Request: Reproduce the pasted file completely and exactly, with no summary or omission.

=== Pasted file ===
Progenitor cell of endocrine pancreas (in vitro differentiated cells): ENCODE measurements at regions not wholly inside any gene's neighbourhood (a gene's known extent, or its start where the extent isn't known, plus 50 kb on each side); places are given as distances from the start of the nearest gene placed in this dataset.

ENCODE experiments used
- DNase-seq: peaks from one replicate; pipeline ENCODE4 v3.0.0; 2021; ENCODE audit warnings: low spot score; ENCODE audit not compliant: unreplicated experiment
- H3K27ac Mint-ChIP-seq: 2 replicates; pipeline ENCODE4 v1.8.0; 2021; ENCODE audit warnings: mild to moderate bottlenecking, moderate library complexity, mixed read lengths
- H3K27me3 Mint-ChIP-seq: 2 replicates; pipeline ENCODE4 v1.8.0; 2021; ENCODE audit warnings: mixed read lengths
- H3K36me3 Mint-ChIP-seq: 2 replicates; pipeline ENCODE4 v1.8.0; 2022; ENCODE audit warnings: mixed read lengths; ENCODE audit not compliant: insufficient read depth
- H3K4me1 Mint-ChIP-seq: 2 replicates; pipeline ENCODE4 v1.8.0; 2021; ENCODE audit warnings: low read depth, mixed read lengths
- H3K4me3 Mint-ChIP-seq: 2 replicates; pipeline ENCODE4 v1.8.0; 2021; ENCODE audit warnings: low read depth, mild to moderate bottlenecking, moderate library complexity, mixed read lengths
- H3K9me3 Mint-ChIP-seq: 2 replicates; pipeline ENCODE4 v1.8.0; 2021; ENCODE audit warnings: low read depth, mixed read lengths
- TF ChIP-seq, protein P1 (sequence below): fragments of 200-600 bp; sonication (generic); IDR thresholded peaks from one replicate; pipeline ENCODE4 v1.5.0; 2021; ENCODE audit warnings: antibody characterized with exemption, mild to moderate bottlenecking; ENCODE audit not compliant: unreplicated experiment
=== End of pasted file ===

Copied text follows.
Progenitor cell of endocrine pancreas (in vitro differentiated cells): ENCODE measurements at regions not wholly inside any gene's neighbourhood (a gene's known extent, or its start where the extent isn't known, plus 50 kb on each side); places are given as distances from the start of the nearest gene placed in this dataset.

ENCODE experiments used
- DNase-seq: peaks from one replicate; pipeline ENCODE4 v3.0.0; 2021; ENCODE audit warnings: low spot score; ENCODE audit not compliant: unreplicated experiment
- H3K27ac Mint-ChIP-seq: 2 replicates; pipeline ENCODE4 v1.8.0; 2021; ENCODE audit warnings: mild to moderate bottlenecking, moderate library complexity, mixed read lengths
- H3K27me3 Mint-ChIP-seq: 2 replicates; pipeline ENCODE4 v1.8.0; 2021; ENCODE audit warnings: mixed read lengths
- H3K36me3 Mint-ChIP-seq: 2 replicates; pipeline ENCODE4 v1.8.0; 2022; ENCODE audit warnings: mixed read lengths; ENCODE audit not compliant: insufficient read depth
- H3K4me1 Mint-ChIP-seq: 2 replicates; pipeline ENCODE4 v1.8.0; 2021; ENCODE audit warnings: low read depth, mixed read lengths
- H3K4me3 Mint-ChIP-seq: 2 replicates; pipeline ENCODE4 v1.8.0; 2021; ENCODE audit warnings: low read depth, mild to moderate bottlenecking, moderate library complexity, mixed read lengths
- H3K9me3 Mint-ChIP-seq: 2 replicates; pipeline ENCODE4 v1.8.0; 2021; ENCODE audit warnings: low read depth, mixed read lengths
- TF ChIP-seq, protein P1 (sequence below): fragments of 200-600 bp; sonication (generic); IDR thresholded peaks from one replicate; pipeline ENCODE4 v1.5.0; 2021; ENCODE audit warnings: antibody characterized with exemption, mild to moderate bottlenecking; ENCODE audit not compliant: unreplicated experiment